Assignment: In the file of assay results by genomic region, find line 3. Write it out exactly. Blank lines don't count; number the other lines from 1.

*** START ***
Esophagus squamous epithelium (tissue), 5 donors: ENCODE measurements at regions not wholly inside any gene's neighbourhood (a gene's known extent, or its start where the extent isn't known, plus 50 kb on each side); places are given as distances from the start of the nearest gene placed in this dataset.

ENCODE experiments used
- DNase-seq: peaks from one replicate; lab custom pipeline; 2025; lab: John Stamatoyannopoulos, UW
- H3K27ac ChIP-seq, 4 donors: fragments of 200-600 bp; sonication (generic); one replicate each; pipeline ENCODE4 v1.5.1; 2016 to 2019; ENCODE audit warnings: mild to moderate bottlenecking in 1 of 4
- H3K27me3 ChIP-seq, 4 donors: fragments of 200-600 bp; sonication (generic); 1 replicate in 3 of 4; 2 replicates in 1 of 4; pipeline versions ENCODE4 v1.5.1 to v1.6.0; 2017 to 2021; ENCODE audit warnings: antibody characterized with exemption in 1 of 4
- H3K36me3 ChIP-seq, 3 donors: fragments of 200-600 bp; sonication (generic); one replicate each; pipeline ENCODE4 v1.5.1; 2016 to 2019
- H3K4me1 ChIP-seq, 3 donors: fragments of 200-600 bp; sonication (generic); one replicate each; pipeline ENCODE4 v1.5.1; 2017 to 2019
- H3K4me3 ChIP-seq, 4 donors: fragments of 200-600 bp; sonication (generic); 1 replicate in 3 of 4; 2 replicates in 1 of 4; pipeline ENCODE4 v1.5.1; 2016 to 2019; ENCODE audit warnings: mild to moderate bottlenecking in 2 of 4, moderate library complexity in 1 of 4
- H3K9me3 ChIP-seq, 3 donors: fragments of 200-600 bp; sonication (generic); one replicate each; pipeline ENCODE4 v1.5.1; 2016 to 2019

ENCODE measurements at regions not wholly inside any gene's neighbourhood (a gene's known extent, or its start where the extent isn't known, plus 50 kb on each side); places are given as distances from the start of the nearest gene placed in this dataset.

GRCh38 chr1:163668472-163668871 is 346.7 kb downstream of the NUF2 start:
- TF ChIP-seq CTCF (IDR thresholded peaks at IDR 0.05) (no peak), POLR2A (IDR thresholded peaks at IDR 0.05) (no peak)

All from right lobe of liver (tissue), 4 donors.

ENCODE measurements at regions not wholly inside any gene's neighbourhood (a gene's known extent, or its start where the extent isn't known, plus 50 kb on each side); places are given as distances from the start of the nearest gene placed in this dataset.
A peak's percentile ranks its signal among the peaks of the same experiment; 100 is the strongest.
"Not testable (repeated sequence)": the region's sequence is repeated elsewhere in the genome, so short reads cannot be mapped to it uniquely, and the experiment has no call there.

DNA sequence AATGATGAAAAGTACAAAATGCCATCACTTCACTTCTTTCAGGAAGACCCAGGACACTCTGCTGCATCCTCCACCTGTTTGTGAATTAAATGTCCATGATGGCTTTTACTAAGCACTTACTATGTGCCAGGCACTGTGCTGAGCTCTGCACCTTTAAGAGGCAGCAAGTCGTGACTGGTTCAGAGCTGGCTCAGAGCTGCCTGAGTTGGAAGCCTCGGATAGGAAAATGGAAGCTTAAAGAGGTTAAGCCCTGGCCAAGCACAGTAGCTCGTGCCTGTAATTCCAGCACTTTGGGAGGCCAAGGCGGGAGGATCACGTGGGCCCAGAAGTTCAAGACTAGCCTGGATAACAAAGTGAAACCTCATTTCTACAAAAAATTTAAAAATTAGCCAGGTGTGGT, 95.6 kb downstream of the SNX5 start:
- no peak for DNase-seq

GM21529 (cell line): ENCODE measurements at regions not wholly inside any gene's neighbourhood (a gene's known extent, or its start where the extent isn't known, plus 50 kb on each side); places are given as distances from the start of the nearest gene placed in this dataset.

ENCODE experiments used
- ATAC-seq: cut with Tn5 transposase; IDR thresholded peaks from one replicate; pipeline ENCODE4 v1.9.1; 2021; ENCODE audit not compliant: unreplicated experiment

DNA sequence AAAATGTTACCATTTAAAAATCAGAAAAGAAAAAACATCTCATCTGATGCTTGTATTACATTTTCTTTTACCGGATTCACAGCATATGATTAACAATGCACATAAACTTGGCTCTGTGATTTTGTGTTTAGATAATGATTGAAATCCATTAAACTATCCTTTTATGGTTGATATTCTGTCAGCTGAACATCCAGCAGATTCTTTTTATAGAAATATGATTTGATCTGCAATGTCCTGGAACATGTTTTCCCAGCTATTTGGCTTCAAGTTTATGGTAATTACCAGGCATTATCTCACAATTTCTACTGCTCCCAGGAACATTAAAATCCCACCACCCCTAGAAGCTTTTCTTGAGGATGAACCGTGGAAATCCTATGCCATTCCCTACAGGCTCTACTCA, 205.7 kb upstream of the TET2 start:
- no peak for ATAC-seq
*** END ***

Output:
- DNase-seq: peaks from one replicate; lab custom pipeline; 2025; lab: John Stamatoyannopoulos, UW